• Peace of mind. It is at the forefront of what religions have to offer and one of the most difficult things to emulate.  By feeding themselves a certain doctrine, they are relieved of the responsibility of creating or discovering their own. Instead, their mental energy is spent placing the feed in the context of their lives (they call this “wrestling with your faith”) and each time they rationalize away one of their doubts they enjoy a feeling of triumph.  Members help each other with this, and since some of these triumphs can feel like significant milestones, close friendships are built.
  • Emotional security.  People have a strong emotional attachment to their beliefs.  To use a metaphor, the childhood home of a friend of mine was recently sold out of their family.  It felt like they were losing a part of themselves, even though the house contained only memories.  I believe that denying one’s religion and superstitions presents a similar challenge and causes people to make irrational decisions.

The atheist reader might say “I would not benefit from wasting my time on church events, denying my family, giving money to idiot evangelists nor wrapping my brain around the garbage preached from the pulpit!”.  I say to them that it is not the atheist we are trying to convert, but rather, the believer who sees the positive in these points.  From the perspective of social and psychological benefits, going from religion to the atheism of Richard Dawkins is like jumping naked from a bridge (with no cord of course).

You are still not convinced.  “It doesn’t matter what the benefits are, they will come when they see the evidence”, you say.  I am no psychologist, but I am inclined to say that there are factors far more motivating than evidence.  This fact is made obvious by the sheer volume of educated religious people who constantly fight with the ideas of atheists.  Julia Sweeney gives an entertaining account of the story told to her by Mormon canvassers in which they explain how their rules were written on tablets that were placed in the back yard of an American, but only he could read them, and then he lost them or couldn’t show them to anyone etc.  Julia had compared this to her own, Catholic story about a woman who was very importantly a virgin, and her son who was crucified and rose from the dead to free the world of all the evil it has committed (or something…).  Both parties were exposed to each others’ stories and neither party gained an inch of ground, not for lack of evidence, but because they were not motivated to believe each other.  Doing so would also have involved turning their backs on the benefits of their own religion without knowing what to expect from the new one.  We think atheism has more to offer, but had it been on the table that day, it would have been offering, frankly, less.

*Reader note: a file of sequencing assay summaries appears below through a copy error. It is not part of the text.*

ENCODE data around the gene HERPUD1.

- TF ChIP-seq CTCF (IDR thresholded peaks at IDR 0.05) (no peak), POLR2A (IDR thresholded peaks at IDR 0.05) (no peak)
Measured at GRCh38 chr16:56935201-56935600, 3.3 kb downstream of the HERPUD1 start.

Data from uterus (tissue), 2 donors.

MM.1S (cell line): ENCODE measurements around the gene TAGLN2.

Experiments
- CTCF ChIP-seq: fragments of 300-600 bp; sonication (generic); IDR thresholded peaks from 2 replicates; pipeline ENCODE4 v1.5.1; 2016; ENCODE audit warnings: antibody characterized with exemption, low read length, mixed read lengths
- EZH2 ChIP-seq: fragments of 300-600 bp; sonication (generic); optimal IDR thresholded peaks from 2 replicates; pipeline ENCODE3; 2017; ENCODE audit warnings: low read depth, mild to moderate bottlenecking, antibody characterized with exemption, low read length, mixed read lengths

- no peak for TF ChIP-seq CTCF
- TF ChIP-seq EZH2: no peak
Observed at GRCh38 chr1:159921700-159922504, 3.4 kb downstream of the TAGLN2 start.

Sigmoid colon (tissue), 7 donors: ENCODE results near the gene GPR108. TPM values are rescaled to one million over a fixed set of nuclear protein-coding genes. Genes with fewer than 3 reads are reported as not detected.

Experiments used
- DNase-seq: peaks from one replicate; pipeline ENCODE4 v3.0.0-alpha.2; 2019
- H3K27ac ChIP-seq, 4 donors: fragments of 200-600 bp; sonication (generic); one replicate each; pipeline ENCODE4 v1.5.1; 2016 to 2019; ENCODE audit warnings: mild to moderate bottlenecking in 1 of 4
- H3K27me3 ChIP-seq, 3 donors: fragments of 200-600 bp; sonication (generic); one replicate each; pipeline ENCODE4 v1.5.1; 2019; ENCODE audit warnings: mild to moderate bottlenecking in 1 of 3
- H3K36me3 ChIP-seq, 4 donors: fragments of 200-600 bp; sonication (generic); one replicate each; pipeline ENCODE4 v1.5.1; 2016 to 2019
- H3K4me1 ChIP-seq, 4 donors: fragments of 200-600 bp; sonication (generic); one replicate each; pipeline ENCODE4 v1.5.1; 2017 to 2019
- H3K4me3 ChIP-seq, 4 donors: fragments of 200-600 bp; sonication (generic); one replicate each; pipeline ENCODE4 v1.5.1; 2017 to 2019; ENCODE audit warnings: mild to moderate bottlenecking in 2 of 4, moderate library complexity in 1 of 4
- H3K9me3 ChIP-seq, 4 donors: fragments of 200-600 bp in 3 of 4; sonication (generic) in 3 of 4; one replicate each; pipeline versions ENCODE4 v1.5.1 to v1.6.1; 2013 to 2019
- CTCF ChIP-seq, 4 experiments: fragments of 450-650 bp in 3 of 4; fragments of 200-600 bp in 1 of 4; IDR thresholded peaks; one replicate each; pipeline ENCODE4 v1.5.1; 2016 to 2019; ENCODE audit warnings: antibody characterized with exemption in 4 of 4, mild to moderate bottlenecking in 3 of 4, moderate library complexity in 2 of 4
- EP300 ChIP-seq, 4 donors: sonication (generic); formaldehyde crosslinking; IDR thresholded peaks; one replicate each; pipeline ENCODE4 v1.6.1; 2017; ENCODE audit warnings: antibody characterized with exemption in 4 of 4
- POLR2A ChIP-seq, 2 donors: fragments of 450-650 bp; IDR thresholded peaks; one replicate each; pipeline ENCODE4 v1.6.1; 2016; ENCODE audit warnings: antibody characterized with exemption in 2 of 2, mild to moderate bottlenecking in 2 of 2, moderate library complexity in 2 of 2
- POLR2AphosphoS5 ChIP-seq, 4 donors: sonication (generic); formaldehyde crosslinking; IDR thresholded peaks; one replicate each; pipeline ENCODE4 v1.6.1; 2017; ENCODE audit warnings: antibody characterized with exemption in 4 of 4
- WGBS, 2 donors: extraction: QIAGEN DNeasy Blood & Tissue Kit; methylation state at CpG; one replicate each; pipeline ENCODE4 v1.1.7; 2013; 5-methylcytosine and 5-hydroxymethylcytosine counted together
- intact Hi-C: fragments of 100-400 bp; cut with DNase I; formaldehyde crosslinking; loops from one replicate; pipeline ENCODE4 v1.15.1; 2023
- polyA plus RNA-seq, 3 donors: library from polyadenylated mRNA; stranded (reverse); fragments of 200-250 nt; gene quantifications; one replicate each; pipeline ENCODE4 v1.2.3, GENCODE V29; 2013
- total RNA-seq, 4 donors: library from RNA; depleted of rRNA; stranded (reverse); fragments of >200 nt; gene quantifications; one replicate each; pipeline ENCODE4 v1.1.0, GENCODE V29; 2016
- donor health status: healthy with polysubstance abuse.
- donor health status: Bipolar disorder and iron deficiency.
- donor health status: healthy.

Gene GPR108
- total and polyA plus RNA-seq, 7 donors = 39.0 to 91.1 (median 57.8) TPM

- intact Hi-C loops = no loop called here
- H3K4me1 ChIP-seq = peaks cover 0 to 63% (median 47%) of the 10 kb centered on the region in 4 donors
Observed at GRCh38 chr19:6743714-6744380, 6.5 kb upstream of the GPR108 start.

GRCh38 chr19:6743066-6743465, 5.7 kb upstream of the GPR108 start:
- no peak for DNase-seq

We tell these Mormons that it is important to believe the Earth is 4.5 Billion years old and that all the life we have observed is a result of millions of years of evolution simply because it appears to be true.  Let me tell you, we are in the wrong here, because from a practical perspective, they are far better off believing we came from outer space (Or whatever.  I might be mixed up with Scientology, but as Dawkins would put it, what is the difference between one non-existent god and another?).

Atheism needs a killer app and, frankly, the satisfaction of being a free and rational thinker is not it (one could argue that we do not even have that).  It is time for atheists to take an honest look at religious communities and understand the nature of the things that are winning over evidence in the battle of ideologies.  What we have is a rational belief system called atheism.  What we need is a rational religion.